Spooookiest day of the year is knocking the door! Just thinking of all the candy, scary stories, and pumpkin have got us hyped!
Whatever the history and origins of Halloween, Halloween is celebrated in many different ways by all sorts of people around the world. Every October, we prepare for dark colours, scary legends, and wacky costumes — and we're sure you've wondered why!
Halloween's origins date back to the ancient Celtic festival of Samhain (pronounced sow-in). The Celts, who lived 2,000 years ago, mostly in the area that is now Ireland, the United Kingdom and northern France, celebrated their new year on November 1.
This day marked the end of summer and the harvest and the beginning of the dark, cold winter, a time of year that was often associated with human death. Celts believed that on the night before the new year, the boundary between the worlds of the living and the dead became blurred. On the night of October 31 they celebrated Samhain, when it was believed that the ghosts of the dead returned to earth.
To commemorate the event, Druids built huge sacred bonfires, where the people gathered to burn crops and animals as sacrifices to the Celtic deities. During the celebration, the Celts wore costumes, typically consisting of animal heads and skins, and attempted to tell each other's fortunes. When the celebration was over, they re-lit their hearth fires, which they had extinguished earlier that evening, from the sacred bonfire to help protect them during the coming winter.
People made many of the old pagan customs part of Christian holy day. Some people put out food for their ancestors, or left a lantern burning in the window so that ghosts could find their way home for the night.
When the Romans had conquered most Celtic territory by 43 A.D., they brought their own fall festivals with them, according to History. Their October celebration called Feralia also commemorated the passing of the dead.
In the United States, the origins of Halloween start with the early settlers. When early American settlers came from England, many of them brought various beliefs about ghosts and witches with them. In the 1800s, many immigrants from Ireland and Scotland arrived in the United States and introduced their Halloween traditions. Other groups added their own cultural influences to Halloween customs. German immigrants brought a vivid witchcraft lore, and Haitian and African peoples brought their native voodoo beliefs about black cats, fire, and witchcraft.
The first similar celebrations in America predominantly arose in the southern colonies, according to History. People would celebrate the harvest, swap ghost stories, and even tell each other's fortunes. However, those early fall festivals were known as "play parties" — not Halloween.
Traditionally, it was known as All Hallows' Eve, when the dead were remembered. Over time, it became Halloween. As a secular holiday, Halloween has come to be associated with a number of activities.
Borrowing from European traditions, Americans began to dress up in costumes and go house to house asking for food or money, a practice that eventually became today's "trick-or-treat" tradition. Trick-or-treaters go from house to house with the threat that they will pull a trick if they do not receive a treat, usually candy. And with that candy became the heart of the festival. Did you know? One quarter of all the candy sold annually in the US is purchased for Halloween.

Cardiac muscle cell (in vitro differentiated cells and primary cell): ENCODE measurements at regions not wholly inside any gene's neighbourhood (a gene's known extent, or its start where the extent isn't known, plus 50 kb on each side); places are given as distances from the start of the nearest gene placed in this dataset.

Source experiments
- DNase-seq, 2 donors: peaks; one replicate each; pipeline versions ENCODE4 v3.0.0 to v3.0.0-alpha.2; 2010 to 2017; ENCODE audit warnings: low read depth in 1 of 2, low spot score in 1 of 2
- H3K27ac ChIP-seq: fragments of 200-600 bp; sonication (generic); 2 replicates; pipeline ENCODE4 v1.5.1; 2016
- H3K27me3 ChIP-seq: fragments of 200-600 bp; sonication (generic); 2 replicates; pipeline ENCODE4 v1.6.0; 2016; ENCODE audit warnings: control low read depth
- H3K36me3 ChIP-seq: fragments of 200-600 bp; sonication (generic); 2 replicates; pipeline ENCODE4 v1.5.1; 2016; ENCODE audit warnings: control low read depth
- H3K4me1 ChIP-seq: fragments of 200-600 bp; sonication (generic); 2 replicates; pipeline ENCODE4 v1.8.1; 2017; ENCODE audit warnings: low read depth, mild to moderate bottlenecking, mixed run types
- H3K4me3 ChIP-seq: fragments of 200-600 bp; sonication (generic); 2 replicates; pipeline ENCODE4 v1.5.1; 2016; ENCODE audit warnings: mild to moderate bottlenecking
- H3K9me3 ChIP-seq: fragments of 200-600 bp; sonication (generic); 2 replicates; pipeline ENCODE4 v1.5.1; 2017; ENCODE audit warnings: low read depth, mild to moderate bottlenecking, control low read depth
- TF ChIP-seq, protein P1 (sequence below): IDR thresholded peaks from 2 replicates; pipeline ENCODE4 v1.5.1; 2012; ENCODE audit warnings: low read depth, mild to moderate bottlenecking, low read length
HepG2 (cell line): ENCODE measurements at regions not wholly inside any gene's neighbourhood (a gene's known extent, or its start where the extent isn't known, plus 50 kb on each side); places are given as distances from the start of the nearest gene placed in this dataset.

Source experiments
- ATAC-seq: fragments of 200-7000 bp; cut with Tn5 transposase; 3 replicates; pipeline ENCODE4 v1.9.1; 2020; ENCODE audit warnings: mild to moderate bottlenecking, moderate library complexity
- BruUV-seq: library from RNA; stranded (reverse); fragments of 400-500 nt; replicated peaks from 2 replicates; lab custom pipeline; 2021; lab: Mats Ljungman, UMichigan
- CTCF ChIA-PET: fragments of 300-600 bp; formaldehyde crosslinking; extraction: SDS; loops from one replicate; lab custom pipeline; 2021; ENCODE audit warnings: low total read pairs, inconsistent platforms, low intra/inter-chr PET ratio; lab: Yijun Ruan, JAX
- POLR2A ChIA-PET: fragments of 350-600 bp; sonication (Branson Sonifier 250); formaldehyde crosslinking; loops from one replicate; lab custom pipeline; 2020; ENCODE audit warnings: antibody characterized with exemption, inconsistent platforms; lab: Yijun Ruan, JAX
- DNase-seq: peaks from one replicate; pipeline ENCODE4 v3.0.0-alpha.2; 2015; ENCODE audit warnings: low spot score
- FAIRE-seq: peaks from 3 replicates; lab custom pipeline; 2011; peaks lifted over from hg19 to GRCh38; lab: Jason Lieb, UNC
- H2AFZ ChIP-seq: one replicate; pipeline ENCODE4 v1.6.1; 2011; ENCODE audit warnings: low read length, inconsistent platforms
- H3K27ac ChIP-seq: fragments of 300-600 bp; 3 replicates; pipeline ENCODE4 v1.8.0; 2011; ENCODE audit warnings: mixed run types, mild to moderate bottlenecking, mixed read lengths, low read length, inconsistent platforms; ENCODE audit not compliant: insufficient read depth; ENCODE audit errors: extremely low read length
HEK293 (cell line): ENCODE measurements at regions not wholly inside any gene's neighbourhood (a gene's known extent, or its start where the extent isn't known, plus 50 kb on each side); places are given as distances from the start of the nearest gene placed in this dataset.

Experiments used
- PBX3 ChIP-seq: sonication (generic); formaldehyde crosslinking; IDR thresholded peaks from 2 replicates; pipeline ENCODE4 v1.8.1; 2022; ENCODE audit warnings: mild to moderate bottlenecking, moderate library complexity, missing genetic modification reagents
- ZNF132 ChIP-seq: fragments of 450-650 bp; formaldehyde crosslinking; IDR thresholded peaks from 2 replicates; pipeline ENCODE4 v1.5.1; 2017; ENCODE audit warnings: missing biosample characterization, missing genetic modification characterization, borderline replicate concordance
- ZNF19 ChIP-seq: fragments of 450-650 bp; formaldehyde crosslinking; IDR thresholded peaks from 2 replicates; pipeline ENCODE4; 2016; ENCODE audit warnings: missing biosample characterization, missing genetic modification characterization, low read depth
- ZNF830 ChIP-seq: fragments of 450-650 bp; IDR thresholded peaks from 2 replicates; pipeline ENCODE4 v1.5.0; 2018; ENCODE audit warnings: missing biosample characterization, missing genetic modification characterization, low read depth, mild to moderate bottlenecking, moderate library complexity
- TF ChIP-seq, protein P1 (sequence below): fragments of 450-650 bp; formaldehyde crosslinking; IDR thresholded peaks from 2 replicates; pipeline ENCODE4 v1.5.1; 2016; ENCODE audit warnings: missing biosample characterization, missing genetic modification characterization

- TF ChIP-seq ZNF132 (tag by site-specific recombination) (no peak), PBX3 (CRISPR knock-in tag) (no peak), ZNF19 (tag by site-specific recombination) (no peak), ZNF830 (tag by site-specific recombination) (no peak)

Young women believed that on Halloween they could divine the name or appearance of their future husband by doing tricks with yarn, apple parings or mirrors. Halloween parties often include games such as bobbing for apples, perhaps derived from the Roman celebration of Pomona.
Along with skeletons and black cats, the holiday has incorporated scary beings such as ghosts, vampires, werewolves, witches, and zombies into the celebration.
Another symbol is the jack-o'-lantern, a hollowed-out pumpkin carved into a demonic face and lit with a candle inside. In the original tradition supplicants moved from door to door carrying hollowed-out turnip lanterns, whose candle connoted a soul trapped in purgatory. America, pumpkins replaced turnips because they were plentiful as well as easy to hollow out and carve.
How did the jack-o'-lantern become a part of this tradition of costumes and sweet treats? Where did the name jack-o'-lantern come from? The legend that has been told references a man named "Stingy Jack" and goes back to when the Irish immigrants came to the United States due to the potato famine many years ago. Jack was known as a trickster that fooled the devil a couple of times, making the devil promise to not bother him for over 10 years and upon his death to not take his soul.
Upon Jack's death, the devil kept his promise and did not take his soul; unfortunately, God would not allow such an unsavory into heaven.
The devil sent Jack into the dark with only a burning coal to light his way. Jack put the coal into a turnip he was eating and has been roaming the earth ever since. The Irish children would put a piece of glowing coal in a carved potato, turnip or beet to commemorate this Irish trickster of the devil.
This event is not limited within any culture or religion anymore. It is one of the most awaited day for kids around the world (including Bangladesh) to celebrate ghosts, monsters, scary stories, costumes and candy.